I never really thought of my own death, how I would die, what it would be like, and how people would remember me. I don’t think it’s a common thought for most 22 year olds. Like the majority of society, I avoided the thought of death – perhaps because of my youth and the invincibility many youth feel. The thought that I woul eventually die seemed foggy, a far-off place in the future. Perhaps this idea is from the overall medical ideology of western society that there is always a cure or medical procedures that will save and preserve life.

Almost three years ago, a friend was diagnosed with cancer. Once a healthy 20-year old who loved to dance, she was now battling this “thing” that was assaulting her body and attempting to claim her life. She fought like a champ and actually beat it into remission. A few months later, the cancer was back and no longer responding to treatments and she passed away this past fall. For me and other friends, this was a shock. It never crossed my mind that this was a potential outcome.

While grieving the loss of my friend, I had an overwhelming feeling of absolute terror and anxiety. For many of us, including myself, it was the realization that there is no timeline, there is no age limit to sickness or death. She didn’t see her 22nd birthday, she didn’t get to graduate from college or university, and she didn’t get to buy her first car, or start a career. Aren’t those all milestones that are anticipated and expected prior to death? The realization that these milestones could be taken from me in an instant was terrifying, Death happens when your older, right? Wrong. It is a natural part of life and unavoidable for all of us.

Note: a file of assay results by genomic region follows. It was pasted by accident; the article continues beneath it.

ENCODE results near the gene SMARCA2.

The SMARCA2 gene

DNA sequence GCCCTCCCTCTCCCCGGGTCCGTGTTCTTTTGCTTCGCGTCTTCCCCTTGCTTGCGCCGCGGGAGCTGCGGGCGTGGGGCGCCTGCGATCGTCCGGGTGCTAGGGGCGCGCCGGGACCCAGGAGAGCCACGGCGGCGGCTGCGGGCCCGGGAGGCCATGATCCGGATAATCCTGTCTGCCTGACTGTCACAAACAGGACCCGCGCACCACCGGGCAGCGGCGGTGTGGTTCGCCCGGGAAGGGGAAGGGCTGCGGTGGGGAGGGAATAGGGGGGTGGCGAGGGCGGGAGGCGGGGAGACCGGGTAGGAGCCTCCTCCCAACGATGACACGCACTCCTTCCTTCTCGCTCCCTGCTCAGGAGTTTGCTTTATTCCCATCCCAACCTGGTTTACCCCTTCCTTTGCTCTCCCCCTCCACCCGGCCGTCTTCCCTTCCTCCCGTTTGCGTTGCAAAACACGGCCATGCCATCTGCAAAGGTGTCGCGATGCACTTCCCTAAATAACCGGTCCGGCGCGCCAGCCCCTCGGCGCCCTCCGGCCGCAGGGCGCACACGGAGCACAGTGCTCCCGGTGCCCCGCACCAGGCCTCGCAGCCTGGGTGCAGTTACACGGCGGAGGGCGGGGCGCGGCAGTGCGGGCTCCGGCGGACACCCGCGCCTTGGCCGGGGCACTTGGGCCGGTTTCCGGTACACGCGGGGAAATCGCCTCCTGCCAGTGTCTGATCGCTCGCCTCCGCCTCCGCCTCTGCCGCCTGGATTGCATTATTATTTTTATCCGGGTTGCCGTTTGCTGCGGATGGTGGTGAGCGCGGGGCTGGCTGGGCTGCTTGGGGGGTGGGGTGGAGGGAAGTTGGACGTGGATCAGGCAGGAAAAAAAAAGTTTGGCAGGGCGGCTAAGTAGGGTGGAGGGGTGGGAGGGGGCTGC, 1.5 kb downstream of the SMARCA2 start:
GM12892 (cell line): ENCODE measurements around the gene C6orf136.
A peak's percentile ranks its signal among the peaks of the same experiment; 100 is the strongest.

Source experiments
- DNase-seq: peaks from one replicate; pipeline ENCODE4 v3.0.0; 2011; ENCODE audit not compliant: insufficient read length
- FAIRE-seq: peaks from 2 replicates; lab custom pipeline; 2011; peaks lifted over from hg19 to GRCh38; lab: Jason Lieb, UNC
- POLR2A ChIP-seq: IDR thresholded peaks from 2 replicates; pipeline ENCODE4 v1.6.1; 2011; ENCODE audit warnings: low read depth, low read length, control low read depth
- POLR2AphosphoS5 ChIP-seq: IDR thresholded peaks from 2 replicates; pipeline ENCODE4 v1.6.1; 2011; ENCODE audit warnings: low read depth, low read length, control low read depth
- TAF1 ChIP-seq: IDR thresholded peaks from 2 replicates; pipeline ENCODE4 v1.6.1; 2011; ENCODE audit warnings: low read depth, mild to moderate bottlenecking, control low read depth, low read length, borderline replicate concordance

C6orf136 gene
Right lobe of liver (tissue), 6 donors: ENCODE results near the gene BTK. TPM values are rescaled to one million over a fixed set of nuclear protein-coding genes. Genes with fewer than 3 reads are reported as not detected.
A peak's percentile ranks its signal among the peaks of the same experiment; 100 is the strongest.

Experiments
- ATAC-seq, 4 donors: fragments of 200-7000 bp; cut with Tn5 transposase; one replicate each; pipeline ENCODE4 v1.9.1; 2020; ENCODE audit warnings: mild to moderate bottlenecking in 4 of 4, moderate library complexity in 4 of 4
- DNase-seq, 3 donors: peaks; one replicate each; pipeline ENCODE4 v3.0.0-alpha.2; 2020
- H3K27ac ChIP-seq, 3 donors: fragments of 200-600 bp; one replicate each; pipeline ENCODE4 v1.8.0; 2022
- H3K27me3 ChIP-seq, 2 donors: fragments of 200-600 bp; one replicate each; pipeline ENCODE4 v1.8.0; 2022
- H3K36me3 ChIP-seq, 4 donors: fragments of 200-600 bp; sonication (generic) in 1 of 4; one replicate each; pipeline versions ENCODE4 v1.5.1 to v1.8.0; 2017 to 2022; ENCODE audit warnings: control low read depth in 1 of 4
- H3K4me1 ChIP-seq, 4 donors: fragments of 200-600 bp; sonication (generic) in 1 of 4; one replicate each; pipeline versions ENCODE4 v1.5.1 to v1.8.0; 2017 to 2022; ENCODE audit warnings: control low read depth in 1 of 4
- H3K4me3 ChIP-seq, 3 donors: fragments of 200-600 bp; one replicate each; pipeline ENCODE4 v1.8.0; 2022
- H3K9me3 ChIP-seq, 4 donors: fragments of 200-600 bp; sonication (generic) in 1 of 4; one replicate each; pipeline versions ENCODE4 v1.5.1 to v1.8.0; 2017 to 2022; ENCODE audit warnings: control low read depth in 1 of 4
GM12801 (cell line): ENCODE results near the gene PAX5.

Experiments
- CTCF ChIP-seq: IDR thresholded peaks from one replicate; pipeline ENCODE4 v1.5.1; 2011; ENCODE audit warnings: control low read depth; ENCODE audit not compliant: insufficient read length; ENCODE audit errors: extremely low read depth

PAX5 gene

Death and dying has become a taboo topic in Western society. Hidden away in sterile hospitals, death for younger people seems like a far-way topic, something that won’t happen until far into the future. But that’s not the way it happens.

One of the ways I feel I have been able to confront the topic was to attempt to have control of this part of my life, specifically through Advance Care Planning. If everyone dies, why not plan for it? Why not talk about it? Death is natural, and it will happen to you. Make sure your voice is heard.

Belinda Hannan is a social work student at Lakehead University in Orillia, Ontario.